‘Ham­let’ at the Ade­laide Fes­ti­val

The Monthly (Australia) - - THE ALLURING WORLD OF LIANE MORIARTY -

No­table men­tions

Blackie Blackie Brown (STC, Malt­house)

The Re­sistable Rise of Ar­turo Ui (STC)

A 24-Decade His­tory of Pop­u­lar Mu­sic by Tay­lor Mac (Mel­bourne Fes­ti­val) “Clas­si­cal” or “art” mu­sic prac­ti­tion­ers are no longer house­hold names in Aus­tralia, but if they were, con­tem­po­rary com­poser Brett Dean would be one of them. He is prob­a­bly bet­ter known in Ger­many, where he played vi­ola with the Ber­lin Phil­har­monic Orches­tra for years. Since then, he has been climb­ing heights in­ter­na­tion­ally in the sym­phonic and opera worlds.

Dean’s sec­ond opera, an in­ter­pre­ta­tion of Shake­speare’s Ham­let, was com­mis­sioned by the famed Glyn­de­bourne opera fes­ti­val in Eng­land – its first new opera in years. Ham­let pre­miered there last year, and in Aus­tralia at the Ade­laide Fes­ti­val in March.

The mu­sic in Ham­let is sharp, ab­stract and yet lyri­cal. It is far mel­lower and more ac­ces­si­ble than that of Dean’s first opera, Bliss (based on Peter Carey’s novel). The vo­cal lines are longer, the or­ches­tral mu­sic more rhyth­mic, and it shifts gears more elo­quently to il­lus­trate and in­ten­sify dra­matic shifts on stage.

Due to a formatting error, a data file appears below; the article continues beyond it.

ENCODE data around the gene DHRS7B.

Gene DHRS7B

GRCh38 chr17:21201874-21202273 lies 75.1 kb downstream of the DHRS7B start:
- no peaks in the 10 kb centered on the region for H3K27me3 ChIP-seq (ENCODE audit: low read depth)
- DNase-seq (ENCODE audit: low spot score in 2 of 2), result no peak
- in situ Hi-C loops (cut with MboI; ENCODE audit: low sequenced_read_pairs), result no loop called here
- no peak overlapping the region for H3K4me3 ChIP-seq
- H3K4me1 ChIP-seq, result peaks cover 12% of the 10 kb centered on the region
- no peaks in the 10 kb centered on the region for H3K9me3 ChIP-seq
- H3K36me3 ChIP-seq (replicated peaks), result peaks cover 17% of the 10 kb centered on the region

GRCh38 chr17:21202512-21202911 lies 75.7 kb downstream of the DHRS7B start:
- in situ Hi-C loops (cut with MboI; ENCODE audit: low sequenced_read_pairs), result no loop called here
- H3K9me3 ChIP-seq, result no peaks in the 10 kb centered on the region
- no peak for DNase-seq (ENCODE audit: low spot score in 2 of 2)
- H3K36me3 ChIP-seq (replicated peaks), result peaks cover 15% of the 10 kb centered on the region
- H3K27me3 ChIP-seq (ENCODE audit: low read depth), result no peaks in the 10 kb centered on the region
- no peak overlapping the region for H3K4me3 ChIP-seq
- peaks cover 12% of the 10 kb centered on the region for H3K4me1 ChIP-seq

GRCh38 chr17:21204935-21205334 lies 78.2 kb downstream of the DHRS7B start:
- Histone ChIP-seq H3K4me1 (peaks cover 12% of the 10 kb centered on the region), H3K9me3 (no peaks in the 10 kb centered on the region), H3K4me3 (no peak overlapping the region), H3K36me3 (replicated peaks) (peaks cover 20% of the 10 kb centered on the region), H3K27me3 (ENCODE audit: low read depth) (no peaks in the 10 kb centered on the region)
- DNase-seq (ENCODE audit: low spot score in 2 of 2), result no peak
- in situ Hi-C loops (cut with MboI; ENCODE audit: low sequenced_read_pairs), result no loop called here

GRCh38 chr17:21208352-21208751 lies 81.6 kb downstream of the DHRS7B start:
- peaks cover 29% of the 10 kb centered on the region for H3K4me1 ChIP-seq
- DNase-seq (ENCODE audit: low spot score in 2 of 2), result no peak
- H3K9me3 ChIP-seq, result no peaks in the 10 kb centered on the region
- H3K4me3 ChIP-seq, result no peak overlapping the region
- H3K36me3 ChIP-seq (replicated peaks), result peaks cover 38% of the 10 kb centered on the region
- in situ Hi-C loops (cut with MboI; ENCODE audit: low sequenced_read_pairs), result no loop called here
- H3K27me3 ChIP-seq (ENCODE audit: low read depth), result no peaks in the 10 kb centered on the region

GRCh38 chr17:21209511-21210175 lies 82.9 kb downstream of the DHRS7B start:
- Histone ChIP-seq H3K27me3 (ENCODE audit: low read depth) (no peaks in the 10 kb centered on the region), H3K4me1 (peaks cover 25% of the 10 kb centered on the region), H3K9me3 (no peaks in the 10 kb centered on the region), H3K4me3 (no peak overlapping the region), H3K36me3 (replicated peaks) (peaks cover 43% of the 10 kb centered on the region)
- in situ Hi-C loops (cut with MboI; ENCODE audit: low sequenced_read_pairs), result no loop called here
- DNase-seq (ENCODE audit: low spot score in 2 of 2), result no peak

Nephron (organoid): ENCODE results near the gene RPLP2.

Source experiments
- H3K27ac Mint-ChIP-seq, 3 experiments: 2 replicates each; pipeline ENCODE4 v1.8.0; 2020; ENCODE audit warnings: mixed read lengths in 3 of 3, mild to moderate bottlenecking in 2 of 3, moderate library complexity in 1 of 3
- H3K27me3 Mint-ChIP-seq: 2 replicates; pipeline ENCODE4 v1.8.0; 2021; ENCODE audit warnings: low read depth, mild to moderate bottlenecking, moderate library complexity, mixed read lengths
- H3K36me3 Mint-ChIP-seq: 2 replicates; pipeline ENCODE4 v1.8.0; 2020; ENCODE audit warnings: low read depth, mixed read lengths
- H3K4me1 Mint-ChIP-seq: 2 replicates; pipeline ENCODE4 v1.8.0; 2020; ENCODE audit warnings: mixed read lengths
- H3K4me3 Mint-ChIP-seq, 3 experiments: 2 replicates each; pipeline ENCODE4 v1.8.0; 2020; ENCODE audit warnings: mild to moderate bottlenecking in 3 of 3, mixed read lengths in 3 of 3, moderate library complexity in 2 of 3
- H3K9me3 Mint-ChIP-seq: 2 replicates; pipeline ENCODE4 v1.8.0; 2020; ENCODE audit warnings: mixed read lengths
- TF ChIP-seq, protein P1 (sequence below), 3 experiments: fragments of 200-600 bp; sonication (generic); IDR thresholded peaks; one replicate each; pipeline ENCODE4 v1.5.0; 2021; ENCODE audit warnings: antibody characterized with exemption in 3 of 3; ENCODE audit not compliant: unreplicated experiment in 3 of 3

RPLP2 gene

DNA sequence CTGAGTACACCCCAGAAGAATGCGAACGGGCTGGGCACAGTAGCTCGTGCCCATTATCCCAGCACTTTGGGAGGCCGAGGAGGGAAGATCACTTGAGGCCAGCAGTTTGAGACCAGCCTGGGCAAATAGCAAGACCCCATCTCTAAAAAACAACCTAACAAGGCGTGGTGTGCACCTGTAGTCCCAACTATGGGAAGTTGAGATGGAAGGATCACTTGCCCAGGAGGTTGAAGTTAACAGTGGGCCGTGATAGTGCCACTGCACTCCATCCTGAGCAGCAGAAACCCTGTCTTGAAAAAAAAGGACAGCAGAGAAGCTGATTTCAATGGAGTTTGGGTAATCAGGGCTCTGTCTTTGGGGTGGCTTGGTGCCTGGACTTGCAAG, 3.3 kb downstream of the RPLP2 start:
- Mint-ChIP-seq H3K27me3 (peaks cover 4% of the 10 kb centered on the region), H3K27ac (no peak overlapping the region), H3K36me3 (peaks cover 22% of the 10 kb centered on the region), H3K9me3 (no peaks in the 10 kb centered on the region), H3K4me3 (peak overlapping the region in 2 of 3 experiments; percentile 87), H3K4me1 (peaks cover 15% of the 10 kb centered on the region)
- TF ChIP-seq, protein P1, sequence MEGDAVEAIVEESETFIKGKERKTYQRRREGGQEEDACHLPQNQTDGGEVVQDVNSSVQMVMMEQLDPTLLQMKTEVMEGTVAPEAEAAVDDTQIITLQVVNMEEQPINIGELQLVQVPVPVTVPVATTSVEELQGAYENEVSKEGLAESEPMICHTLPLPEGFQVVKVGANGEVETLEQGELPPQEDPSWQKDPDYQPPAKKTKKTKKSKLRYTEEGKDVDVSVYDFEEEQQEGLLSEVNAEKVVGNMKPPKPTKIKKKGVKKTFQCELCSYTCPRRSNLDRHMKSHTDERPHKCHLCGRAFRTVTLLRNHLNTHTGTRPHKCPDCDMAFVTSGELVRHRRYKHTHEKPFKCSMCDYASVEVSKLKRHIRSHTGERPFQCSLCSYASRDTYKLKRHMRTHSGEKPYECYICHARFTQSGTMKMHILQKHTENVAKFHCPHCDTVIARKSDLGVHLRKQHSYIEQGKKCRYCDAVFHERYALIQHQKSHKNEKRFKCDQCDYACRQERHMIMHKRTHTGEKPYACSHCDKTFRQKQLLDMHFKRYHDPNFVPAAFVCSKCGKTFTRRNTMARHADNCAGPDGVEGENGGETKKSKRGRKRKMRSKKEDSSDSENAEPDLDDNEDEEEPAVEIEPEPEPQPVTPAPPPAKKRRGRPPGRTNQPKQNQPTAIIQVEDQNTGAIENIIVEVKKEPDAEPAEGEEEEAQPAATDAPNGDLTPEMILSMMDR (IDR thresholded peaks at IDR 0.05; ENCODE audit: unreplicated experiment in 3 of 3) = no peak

Cana­dian li­bret­tist Matthew Jo­ce­lyn, the only non-Aus­tralian on the team, has el­e­gantly fil­leted Shake­speare’s words, ab­bre­vi­at­ing them, ar­rang­ing them more apho­ris­ti­cally and gen­er­ally tak­ing all kinds of lib­er­ties that nei­ther lose the sense of the orig­i­nal nor com­pete with Dean’s mu­sic.

The pro­duc­tion, di­rected by Neil Arm­field and de­signed by Ralph My­ers, was vis­ually stately yet emo­tion­ally in­tense. Ham­let was a layabout with a sense of hu­mour mask­ing his in­tense in­ner fu­sion of parental jeal­ousy and ex­is­ten­tial angst. Gertrude was a nervy hys­teric. The char­ac­ter em­phases were both tra­di­tional and up­dated, and the ex­cel­lent singers were clearly

cho­sen for their act­ing chops as well. Al­lan Clay­ton, who sang in both venues, was a bril­liant Ham­let.

In Glyn­de­bourne, Vladimir Jurowski con­ducted the Lon­don Sym­phony Orches­tra, both in­ter­na­tional draw­cards. Here, an ex­panded Ade­laide Sym­phony Orches­tra, the State Opera Cho­rus and Syd­ney’s Song Com­pany were su­perb.

Dean’s Ham­let is an opera for both afi­ciona­dos and those who say they don’t like con­tem­po­rary in­car­na­tions.

Miriam Cosic

Newspapers in English

Newspapers from Australia

© PressReader. All rights reserved.